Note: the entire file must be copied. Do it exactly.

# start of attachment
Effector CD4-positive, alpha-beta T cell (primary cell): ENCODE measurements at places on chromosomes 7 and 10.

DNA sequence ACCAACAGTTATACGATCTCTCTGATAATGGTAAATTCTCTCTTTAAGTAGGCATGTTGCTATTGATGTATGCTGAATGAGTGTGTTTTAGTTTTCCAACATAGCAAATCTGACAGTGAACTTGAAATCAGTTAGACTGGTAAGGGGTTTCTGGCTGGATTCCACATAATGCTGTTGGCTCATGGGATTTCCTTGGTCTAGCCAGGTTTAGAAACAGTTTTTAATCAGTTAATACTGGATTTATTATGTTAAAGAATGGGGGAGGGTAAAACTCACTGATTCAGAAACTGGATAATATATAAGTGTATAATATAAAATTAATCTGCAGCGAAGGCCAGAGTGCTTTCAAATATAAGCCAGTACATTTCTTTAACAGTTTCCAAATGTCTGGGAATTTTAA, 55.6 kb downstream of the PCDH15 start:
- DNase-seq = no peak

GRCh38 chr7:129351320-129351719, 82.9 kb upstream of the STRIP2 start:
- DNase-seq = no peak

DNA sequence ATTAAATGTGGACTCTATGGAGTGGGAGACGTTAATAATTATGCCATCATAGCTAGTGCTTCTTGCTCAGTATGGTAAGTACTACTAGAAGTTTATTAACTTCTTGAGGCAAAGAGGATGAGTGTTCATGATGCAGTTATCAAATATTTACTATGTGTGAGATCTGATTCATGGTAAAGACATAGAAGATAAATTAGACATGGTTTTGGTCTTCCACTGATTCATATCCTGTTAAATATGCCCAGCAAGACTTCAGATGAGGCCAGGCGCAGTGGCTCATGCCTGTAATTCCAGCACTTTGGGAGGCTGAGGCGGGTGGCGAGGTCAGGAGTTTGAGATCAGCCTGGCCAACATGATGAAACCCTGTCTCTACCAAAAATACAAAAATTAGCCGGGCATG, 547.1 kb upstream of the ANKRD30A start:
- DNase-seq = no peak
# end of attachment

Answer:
Effector CD4-positive, alpha-beta T cell (primary cell): ENCODE measurements at places on chromosomes 7 and 10.

DNA sequence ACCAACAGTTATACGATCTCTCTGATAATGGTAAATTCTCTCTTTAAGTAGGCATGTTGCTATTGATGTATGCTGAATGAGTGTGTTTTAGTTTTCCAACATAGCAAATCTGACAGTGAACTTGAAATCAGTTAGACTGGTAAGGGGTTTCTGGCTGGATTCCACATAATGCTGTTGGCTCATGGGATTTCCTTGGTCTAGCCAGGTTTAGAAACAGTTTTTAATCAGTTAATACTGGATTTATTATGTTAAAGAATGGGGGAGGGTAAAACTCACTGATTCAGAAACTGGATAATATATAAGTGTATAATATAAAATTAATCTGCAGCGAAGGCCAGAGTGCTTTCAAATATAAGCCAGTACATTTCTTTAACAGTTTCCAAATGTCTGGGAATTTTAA, 55.6 kb downstream of the PCDH15 start:
- DNase-seq = no peak

GRCh38 chr7:129351320-129351719, 82.9 kb upstream of the STRIP2 start:
- DNase-seq = no peak

DNA sequence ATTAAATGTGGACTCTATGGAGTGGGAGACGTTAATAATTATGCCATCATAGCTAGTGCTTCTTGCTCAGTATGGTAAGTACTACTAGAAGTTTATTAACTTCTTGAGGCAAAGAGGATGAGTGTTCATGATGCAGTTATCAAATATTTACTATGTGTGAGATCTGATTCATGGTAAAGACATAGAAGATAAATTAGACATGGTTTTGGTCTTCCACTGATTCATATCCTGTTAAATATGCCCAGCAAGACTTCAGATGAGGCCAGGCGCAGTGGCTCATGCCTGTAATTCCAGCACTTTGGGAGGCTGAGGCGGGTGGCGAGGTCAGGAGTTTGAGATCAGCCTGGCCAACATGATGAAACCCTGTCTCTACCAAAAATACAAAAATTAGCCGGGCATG, 547.1 kb upstream of the ANKRD30A start:
- DNase-seq = no peak